by Marie Oliva Hennelly with Tim Savage and Salina Bakshi
4th year medical students at Icahn School of Medicine at Mount Sinai
To honor National Solidarity Day for Compassionate Patient Care on February 14th, 2014, medical students at Icahn School of Medicine at Mount Sinai spent one afternoon learning about patients’ personal lives in order to craft signs for display over their beds. Instead of the impersonal day-to-day business of managing a list of diseases, for one day, the hospital reconnected with the humans in our beds—our patients.
This year’s project idea was conceived by fourth year Gold Humanism Honor Society (GHHS) inductee Marie Oliva Hennelly and carried out with co-leaders Tim Savage and Salina Bakshi. The poem Do Not Resuscitate by Brenda Butka, MD was a source of inspiration for the project. In the poem the physician narrator struggles with a difficult end-of-life conversation with a patient’s child, ultimately only able to request, “So. Tell me. /Tell me again. /Tell me about your father.”
After a single year on the wards, we have already tasted instances in which modern medicine has been powerless to return a loved one to the person they were before disease and treatment stripped them of strength to sit up or energy to smile. We have also experienced the motivation that lasts through the day when we know what our young asthma patient is looking forward to after discharge, or when we meet the family of our ICU patient who still hasn’t woken up—when we know who we’re fighting for.
To facilitate this connection between patients and their care teams, 26 first- through fourth-year medical students volunteered on five teaching units at Mount Sinai Hospital, conducting brief interviews to learn about patients’ lives, asking:
Based on those conversations, students and patients decided together on 2-3 short phrases that the patient would like others at the hospital to know about his or her life. The phrases were written on signs and hung over patients’ beds. As a result, everybody who entered the room – from residents, attendings, and nurses to food service, other support staff, and visitors – would see the human in the bed and interact with them as such.
Some of the things patients shared on their signs were:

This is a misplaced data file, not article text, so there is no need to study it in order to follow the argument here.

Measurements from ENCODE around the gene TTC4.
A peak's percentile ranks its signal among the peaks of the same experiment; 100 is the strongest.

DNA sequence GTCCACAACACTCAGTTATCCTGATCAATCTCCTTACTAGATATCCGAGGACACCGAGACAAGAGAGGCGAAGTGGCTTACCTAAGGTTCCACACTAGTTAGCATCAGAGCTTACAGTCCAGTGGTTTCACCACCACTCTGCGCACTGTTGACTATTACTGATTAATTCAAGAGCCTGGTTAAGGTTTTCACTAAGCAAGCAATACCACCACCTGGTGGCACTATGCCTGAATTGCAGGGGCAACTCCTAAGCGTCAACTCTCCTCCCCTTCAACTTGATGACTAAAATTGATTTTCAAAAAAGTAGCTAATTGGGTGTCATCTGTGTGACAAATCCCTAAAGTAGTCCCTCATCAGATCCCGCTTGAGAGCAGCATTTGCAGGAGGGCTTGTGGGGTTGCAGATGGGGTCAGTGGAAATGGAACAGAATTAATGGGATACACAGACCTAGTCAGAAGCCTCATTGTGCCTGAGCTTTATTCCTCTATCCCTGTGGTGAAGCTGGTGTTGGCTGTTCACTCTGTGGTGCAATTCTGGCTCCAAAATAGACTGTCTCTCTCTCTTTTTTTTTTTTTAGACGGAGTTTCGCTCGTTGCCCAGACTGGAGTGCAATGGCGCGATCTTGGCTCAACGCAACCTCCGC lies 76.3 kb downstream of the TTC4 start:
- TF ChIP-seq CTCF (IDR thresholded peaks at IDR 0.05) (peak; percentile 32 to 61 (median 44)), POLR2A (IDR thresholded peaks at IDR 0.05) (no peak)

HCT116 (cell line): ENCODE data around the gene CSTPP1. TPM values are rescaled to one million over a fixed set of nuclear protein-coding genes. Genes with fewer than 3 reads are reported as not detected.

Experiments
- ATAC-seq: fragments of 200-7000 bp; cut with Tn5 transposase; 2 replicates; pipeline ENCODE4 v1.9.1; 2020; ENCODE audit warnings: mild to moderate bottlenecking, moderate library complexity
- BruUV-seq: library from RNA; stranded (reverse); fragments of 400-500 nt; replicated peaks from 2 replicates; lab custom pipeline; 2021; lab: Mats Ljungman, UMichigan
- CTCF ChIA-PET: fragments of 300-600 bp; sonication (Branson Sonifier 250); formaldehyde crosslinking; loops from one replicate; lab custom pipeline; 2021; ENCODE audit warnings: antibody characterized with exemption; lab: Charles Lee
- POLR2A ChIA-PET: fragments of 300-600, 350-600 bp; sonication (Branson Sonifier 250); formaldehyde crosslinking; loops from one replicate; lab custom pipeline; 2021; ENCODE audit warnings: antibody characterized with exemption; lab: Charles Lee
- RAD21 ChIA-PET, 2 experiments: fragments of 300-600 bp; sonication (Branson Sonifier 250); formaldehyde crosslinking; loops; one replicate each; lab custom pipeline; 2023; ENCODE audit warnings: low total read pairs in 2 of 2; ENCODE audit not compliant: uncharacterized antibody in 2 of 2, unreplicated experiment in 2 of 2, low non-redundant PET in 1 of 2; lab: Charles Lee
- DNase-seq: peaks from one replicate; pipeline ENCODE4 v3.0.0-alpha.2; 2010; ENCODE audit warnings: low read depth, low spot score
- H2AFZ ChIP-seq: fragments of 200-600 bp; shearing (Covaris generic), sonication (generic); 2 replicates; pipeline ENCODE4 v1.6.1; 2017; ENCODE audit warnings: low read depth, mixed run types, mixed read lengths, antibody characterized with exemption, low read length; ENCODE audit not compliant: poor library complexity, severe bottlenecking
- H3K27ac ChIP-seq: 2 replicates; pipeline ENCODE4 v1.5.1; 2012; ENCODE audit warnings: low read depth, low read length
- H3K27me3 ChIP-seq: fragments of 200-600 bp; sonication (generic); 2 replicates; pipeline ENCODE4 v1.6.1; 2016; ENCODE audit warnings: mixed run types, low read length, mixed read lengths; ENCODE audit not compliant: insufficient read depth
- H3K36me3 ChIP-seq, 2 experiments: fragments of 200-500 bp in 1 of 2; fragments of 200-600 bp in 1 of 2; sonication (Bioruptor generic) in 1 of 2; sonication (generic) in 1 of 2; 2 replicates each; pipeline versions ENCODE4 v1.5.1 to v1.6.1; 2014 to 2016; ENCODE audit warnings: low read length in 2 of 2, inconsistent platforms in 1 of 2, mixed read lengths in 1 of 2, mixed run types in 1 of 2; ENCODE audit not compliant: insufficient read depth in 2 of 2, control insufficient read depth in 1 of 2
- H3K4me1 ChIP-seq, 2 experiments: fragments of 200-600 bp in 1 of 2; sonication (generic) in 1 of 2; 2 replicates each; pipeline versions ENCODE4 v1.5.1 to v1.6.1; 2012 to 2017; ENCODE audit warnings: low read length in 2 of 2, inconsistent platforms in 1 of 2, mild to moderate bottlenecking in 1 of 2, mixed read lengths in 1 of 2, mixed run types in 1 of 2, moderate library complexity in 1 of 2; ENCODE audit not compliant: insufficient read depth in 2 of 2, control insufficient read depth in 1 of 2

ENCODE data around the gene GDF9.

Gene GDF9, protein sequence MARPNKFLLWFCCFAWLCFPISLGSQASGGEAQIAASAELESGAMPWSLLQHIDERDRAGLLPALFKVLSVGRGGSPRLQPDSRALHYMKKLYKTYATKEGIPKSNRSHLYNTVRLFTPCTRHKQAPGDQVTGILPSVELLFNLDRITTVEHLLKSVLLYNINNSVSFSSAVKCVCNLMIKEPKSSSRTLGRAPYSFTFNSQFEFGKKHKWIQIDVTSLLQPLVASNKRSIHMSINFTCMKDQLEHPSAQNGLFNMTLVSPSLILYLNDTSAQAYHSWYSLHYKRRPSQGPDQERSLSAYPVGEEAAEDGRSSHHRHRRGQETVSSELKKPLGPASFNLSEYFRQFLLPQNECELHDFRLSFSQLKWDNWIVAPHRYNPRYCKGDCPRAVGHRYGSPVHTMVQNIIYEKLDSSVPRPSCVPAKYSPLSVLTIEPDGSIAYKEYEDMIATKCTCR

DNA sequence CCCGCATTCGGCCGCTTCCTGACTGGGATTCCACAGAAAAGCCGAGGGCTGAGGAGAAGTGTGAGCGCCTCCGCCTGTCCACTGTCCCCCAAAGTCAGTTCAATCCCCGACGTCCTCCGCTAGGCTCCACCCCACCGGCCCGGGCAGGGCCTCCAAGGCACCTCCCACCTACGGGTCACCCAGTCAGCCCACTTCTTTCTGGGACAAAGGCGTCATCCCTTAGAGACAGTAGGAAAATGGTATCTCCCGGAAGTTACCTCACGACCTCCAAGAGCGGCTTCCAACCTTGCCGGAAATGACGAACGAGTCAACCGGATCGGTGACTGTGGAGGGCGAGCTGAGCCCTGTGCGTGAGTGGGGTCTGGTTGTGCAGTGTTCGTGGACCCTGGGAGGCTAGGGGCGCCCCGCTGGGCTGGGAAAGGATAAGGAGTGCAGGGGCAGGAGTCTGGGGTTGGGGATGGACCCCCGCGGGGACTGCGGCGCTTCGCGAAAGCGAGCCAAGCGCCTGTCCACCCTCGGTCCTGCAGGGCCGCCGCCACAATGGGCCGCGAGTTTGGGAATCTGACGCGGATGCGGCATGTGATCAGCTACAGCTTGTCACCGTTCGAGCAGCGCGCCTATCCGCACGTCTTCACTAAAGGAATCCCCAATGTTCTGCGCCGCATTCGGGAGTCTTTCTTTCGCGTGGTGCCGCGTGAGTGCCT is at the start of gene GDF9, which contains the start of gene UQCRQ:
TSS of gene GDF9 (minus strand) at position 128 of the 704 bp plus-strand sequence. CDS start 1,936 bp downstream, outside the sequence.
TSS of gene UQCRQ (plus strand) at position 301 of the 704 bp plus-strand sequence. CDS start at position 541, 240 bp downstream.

The project was well received by patients, students, and staff alike. Patients lit up when asked about their personal lives and opened up to the students in a short amount of time. One patient expressed gratitude for his inclusion in the project, explaining that he had never been asked questions like that before.
As is often true with service projects, those carrying them out are frequently the most affected. Some student volunteers were surprised by unexpected commonalities they shared with patients; others were humbled by their patients’ resilience. Most striking for many was the depth of connection they reached with patients over the short encounter, and how interesting their patients were once they asked.
For our busy hospital teams, we hoped the small offer of humanity would allow them to reconnect with what makes their jobs so meaningful. In turn, we hoped the opportunity for our patients to share parts of their lives and more deeply engage with their care team would make their hospital stays more enjoyable and facilitate their healing. As one student volunteer reflected:
“It’s important to remember that our patients have a life outside of the hospital, because it’s easy, both for us and especially for them, to forget about it in the pain and discomfort of their illness. It’s just as important for us to remind them of their selves outside of the hospital room as it is to treat them, to remind them what they want to get better for.”
Or, as Dr. William Osler once advised, “Ask not what disease the person has, ask what person the disease has.”